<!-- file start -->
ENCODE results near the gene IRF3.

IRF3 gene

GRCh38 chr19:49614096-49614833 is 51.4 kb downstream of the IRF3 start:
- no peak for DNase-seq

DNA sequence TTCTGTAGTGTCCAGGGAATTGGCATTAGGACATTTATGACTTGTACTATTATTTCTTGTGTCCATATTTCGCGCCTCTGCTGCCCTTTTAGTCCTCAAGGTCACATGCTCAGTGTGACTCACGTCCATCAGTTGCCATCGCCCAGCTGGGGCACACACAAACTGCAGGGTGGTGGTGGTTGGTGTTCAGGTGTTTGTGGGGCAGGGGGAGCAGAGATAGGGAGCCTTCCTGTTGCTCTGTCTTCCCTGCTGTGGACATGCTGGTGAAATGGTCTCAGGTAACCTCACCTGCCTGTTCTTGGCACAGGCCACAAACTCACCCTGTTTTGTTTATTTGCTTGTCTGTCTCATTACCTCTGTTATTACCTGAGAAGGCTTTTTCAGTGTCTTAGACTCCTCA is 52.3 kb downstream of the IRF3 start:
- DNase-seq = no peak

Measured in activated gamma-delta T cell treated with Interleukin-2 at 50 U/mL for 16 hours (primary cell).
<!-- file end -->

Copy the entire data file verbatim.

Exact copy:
ENCODE results near the gene IRF3.

IRF3 gene

GRCh38 chr19:49614096-49614833 is 51.4 kb downstream of the IRF3 start:
- no peak for DNase-seq

DNA sequence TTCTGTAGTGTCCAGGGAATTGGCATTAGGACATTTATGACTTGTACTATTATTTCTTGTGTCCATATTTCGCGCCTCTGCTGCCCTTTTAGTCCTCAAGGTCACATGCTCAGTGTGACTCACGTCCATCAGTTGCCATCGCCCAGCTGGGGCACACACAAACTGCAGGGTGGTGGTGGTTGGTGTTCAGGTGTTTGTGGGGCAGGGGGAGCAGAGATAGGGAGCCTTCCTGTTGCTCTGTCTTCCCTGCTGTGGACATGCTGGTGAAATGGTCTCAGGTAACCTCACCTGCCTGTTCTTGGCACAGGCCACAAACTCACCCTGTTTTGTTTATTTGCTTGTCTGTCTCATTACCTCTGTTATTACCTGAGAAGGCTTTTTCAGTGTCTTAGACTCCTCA is 52.3 kb downstream of the IRF3 start:
- DNase-seq = no peak

Measured in activated gamma-delta T cell treated with Interleukin-2 at 50 U/mL for 16 hours (primary cell).